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- Circumcision facts
- What is a circumcision?
- Is a circumcision safe?
- How is a circumcision done?
- What types of specialists perform circumcision?
- What should one expect after a circumcision?
- Is a circumcision painful for a baby?
- How can the pain be reduced?
- What are the contraindications to circumcision (the reasons against doing it)?
- What is the chance of a complication from a circumcision?
- Newborn circumcision is a generally safe procedure if it is done under proper circumstances.
- Circumcision should be done by a trained, experienced practitioner.
- Circumcision should not be done if an infant is sick or in unstable health.
- A premature infant should not have circumcision until the baby meets the criteria to be discharged from the hospital.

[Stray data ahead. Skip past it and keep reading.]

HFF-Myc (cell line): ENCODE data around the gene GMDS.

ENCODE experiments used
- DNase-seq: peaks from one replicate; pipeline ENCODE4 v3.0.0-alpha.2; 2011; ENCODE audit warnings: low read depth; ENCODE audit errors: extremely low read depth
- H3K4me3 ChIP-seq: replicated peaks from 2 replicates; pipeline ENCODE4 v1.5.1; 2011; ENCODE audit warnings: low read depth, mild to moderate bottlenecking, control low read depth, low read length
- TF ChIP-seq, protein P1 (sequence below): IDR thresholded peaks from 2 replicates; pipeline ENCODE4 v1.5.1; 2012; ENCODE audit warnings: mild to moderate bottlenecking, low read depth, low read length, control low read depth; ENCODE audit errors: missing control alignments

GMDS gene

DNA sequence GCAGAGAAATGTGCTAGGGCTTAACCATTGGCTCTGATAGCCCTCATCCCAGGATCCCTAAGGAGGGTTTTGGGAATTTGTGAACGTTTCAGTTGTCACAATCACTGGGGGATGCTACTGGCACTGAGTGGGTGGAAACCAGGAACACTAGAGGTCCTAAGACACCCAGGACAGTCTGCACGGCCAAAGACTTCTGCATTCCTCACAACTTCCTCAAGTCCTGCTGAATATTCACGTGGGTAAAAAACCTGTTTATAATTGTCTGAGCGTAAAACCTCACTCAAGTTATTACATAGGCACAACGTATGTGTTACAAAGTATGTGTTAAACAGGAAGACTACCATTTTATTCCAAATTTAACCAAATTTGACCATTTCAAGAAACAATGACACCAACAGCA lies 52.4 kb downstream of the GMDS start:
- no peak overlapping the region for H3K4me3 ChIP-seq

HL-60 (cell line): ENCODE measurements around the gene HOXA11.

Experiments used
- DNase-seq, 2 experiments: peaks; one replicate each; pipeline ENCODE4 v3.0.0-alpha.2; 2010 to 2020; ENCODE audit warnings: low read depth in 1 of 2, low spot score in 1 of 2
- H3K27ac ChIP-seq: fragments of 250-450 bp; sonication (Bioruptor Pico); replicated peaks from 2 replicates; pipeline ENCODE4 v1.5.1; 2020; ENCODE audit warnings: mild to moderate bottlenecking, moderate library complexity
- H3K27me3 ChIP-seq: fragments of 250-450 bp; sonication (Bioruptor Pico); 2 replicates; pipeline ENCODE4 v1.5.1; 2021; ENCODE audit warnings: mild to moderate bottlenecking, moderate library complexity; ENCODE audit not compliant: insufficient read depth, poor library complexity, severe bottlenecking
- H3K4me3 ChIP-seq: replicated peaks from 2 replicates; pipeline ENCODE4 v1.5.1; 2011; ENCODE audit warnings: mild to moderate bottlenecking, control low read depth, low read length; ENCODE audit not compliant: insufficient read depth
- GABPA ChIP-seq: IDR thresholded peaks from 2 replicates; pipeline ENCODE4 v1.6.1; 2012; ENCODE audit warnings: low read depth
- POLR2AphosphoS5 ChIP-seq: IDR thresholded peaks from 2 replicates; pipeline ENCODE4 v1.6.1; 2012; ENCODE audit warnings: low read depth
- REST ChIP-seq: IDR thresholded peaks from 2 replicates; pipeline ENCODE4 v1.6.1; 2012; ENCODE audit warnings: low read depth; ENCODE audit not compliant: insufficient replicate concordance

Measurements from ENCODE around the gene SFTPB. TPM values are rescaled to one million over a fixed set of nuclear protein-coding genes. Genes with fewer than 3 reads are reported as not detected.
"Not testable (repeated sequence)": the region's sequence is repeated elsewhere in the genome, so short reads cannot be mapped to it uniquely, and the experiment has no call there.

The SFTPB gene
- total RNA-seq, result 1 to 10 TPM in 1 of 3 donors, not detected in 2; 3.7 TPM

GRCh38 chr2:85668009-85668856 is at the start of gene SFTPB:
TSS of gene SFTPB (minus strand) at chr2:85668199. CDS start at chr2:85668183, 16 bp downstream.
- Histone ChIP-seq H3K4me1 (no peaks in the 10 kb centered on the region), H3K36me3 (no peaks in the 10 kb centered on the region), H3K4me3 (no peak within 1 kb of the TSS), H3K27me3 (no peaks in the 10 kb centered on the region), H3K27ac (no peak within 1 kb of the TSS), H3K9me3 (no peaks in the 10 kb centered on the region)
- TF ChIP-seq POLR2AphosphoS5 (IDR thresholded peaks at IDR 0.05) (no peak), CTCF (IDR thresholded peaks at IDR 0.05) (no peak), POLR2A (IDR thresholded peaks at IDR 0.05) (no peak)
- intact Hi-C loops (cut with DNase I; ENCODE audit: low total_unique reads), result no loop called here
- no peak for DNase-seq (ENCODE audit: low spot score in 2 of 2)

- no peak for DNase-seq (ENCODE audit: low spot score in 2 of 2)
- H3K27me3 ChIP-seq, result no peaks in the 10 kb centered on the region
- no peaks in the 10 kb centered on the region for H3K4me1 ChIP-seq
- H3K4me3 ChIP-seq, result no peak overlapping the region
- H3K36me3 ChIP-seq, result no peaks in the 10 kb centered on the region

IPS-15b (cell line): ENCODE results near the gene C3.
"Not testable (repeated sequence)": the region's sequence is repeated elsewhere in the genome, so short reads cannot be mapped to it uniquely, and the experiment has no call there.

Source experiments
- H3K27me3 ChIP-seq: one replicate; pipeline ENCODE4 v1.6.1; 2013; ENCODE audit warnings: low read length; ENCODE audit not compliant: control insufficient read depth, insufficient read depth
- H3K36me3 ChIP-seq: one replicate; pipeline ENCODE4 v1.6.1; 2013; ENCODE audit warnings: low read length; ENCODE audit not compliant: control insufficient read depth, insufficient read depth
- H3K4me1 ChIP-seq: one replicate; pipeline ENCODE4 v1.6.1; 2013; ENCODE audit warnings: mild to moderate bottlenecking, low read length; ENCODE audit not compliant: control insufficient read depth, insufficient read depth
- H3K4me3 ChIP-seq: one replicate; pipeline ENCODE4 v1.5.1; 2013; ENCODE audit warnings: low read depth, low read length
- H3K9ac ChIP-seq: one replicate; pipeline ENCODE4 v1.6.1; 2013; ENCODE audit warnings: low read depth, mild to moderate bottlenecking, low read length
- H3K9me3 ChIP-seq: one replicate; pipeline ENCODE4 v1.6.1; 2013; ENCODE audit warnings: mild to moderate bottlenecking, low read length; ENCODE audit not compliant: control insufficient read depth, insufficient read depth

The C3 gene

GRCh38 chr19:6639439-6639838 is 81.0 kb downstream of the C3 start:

- Infants with genital anomalies (including hypospadias) should not be circumcised.
- Babies with a family history of bleeding should not be circumcised until tests are done to make sure the child does not have a bleeding problem.
- Local analgesia should be given to reduce the pain associated with the procedure.
- Care of the infant after circumcision is simple and generally well tolerated.
What is a circumcision?
A circumcision is a surgical procedure that removes the foreskin (the loose tissue) covering the glans (rounded tip) of the penis. Circumcision may be performed for religious or cultural reasons, or for health reasons. Newborn circumcision is thought to diminish the risk for cancer of the penis and lower the risk for cancer of the cervix in sexual partners. It is also believed to decrease the risk of urinary tract infections in infants and lower the risk of certain sexually transmitted diseases, especially HIV.
Is a circumcision safe?
Circumcision is generally a safe surgical procedure if the following conditions are met:
- The circumcision is performed carefully, using strict aseptic (sterile) technique.
- The circumcision is performed by a trained, experienced practitioner.
- The circumcision is performed only on a healthy, stable infant.
- There is no medical reason not to have circumcision performed (see below).